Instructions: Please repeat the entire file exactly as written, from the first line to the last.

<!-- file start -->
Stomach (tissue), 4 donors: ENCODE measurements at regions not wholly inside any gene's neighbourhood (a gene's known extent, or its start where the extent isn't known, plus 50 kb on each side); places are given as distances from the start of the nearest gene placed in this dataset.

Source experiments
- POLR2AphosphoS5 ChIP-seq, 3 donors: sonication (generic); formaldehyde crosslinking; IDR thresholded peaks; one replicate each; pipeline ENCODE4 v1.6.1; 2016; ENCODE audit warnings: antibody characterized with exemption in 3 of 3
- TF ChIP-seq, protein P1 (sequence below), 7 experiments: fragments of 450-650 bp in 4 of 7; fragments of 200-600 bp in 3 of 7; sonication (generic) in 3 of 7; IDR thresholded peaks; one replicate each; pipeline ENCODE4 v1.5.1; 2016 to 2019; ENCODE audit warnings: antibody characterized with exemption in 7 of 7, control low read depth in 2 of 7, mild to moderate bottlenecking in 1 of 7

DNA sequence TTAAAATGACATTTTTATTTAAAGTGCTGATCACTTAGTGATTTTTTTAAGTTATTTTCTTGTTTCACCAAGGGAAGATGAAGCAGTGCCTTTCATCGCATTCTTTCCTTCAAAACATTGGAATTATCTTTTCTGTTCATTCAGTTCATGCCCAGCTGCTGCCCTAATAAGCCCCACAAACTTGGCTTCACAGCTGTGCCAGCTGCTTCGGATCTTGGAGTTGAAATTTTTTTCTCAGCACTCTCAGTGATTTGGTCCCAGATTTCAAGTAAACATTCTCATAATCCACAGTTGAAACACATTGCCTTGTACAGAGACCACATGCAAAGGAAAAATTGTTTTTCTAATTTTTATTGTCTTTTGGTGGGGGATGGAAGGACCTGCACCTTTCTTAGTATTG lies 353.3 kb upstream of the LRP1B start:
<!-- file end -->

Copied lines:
Stomach (tissue), 4 donors: ENCODE measurements at regions not wholly inside any gene's neighbourhood (a gene's known extent, or its start where the extent isn't known, plus 50 kb on each side); places are given as distances from the start of the nearest gene placed in this dataset.

Source experiments
- POLR2AphosphoS5 ChIP-seq, 3 donors: sonication (generic); formaldehyde crosslinking; IDR thresholded peaks; one replicate each; pipeline ENCODE4 v1.6.1; 2016; ENCODE audit warnings: antibody characterized with exemption in 3 of 3
- TF ChIP-seq, protein P1 (sequence below), 7 experiments: fragments of 450-650 bp in 4 of 7; fragments of 200-600 bp in 3 of 7; sonication (generic) in 3 of 7; IDR thresholded peaks; one replicate each; pipeline ENCODE4 v1.5.1; 2016 to 2019; ENCODE audit warnings: antibody characterized with exemption in 7 of 7, control low read depth in 2 of 7, mild to moderate bottlenecking in 1 of 7

DNA sequence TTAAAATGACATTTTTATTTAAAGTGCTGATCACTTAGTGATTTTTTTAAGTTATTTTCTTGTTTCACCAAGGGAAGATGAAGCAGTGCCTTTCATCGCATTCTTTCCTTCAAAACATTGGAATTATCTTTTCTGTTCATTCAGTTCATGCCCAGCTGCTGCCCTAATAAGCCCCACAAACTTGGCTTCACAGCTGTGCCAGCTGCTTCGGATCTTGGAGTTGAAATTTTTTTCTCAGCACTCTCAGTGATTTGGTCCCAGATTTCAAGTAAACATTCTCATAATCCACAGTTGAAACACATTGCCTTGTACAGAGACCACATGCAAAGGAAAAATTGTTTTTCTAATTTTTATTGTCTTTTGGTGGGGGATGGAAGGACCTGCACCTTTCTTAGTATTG lies 353.3 kb upstream of the LRP1B start: